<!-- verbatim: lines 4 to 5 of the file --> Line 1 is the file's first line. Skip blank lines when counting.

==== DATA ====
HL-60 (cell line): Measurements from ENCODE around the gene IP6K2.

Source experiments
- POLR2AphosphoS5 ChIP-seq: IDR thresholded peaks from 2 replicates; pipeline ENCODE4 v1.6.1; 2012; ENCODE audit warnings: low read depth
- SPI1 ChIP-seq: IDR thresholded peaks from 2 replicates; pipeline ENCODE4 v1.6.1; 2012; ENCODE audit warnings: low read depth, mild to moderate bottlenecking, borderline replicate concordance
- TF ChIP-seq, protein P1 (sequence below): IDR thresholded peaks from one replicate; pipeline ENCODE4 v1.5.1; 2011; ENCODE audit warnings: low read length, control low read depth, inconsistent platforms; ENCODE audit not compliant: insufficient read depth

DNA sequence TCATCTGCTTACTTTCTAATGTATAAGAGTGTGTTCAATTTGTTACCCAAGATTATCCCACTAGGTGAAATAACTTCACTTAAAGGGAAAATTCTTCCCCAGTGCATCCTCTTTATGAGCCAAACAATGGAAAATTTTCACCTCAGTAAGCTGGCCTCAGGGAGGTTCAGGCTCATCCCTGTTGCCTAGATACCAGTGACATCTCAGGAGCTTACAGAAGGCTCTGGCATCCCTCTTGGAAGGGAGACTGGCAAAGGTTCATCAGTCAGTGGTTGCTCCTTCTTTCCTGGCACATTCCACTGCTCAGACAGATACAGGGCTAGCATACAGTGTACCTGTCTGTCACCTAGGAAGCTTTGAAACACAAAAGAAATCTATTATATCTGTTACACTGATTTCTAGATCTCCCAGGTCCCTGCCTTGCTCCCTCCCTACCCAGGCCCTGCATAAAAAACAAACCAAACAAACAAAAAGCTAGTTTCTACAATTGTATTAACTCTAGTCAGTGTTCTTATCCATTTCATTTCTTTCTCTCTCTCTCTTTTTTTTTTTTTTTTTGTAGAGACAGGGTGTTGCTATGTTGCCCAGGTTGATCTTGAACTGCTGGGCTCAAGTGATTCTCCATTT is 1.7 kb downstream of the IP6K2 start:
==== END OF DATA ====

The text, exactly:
- SPI1 ChIP-seq: IDR thresholded peaks from 2 replicates; pipeline ENCODE4 v1.6.1; 2012; ENCODE audit warnings: low read depth, mild to moderate bottlenecking, borderline replicate concordance
- TF ChIP-seq, protein P1 (sequence below): IDR thresholded peaks from one replicate; pipeline ENCODE4 v1.5.1; 2011; ENCODE audit warnings: low read length, control low read depth, inconsistent platforms; ENCODE audit not compliant: insufficient read depth